As workload identity has already been enabled for the clusters, we need to map the Kubernetes service account to impersonate GCP’s service account. This will allow applications running in the cluster to consume GCP services. IAM binding requires the following mapping.

Mapping the Kubernetes service account to impersonate GCP’s service account.

Step 4: Establish Hub membership

Upon successful registration, the Hub membership service will provision `gke-connect` and `gke-mcs` services to the cluster. These are CRDs and controllers to talk to GCP APIs in order to provision the appropriate cloud resources such as network endpoints, mapping rules, and others (as necessary). This service creates a private managed hosted zone and a traffic director mapping rule on successful membership enrollment. The managed zone “clusterset.local” is similar to “cluster.local” but advertises the services across clusters to auto-discover and consume.

1. To get started, register all three clusters:

Establish Hub membership by registering all three clusters.

2. After successful membership enrollment, the following objects will be created.

Managed private zone => “clusterset.local”

Enable Hub membership by creating the following objects.

3. From there, the traffic director initializes with the following mapping rule.

Enable Hub membership by initializing the traffic director.

4. Once the traffic director initializes, verify the membership status.

Verify the member status of the traffic director.

This will also set up the appropriate firewall rules. When the service gets provisioned, the right network endpoints with the mapping rules would be automatically created, as illustrated below.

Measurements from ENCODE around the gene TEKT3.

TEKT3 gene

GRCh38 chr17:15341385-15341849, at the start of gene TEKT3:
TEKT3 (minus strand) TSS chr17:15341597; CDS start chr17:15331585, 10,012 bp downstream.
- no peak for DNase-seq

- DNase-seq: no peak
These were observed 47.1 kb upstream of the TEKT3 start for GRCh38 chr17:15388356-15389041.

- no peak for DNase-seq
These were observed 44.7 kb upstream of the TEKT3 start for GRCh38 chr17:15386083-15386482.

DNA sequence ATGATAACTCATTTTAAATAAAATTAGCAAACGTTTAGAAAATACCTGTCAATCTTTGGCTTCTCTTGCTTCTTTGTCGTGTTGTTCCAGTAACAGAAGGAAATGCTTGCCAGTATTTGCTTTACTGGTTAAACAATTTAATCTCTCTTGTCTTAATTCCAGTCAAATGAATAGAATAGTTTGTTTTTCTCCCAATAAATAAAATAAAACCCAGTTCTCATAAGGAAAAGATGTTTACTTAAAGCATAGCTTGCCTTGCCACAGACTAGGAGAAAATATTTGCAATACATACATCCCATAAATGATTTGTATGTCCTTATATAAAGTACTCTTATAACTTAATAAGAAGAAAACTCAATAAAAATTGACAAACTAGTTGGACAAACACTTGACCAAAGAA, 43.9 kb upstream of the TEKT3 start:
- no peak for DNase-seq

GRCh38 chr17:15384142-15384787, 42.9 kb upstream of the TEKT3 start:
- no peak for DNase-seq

Three GKE clusters connect by MCS.

Step 5: Initialize YugabyteDB

As we have been exploring MCS, it’s clear our upstream Helm package won’t work out of the box. Let’s use the upstream chart to generate the template files locally and then make the relevant changes in the local copy. The template variable file for all three regions is available in the gist repo.

Download all three region-specific variable files and an additional service-export.yaml from the remote repo to the local machine and name them as “ap-south1.yaml”, “eu-west1.yaml”, “us-central1.yaml”, and “service-export.yaml”.

As the upstream chart is not updated for cross-cluster service discovery, the broadcast address of the master and tserver service instances would refer to the cluster local “svc.cluster.local” DNS entry. This needs to be updated explicitly with the new managed zone private domain that the hub created during cluster membership enrollment to let the instances communicate between clusters.

To get started, generate Helm templates for all three regions:

Generate Helm templates for all three regions.

Once we generate the template files, we have to update the broadcast address. More specifically, search for this text “–server_broadcast_addresses” in both the master and tserver StatefulSet manifest definition and update both the entries.

Update both entries in the master and tserver StatefulSet manifest definition.

The pattern is [INSTANCE_NAME].[MEMBERSHIP].[SERVICE_NAME].[NAMESPACE].svc.clusterset.local. This change is explained in the next section.

Finally, get the container credentials of all three clusters. Once we get the kubeconfig, the local context would be similar to:

Obtain the container credentials of all three clusters.

Step 6: Deploy YugabyteDB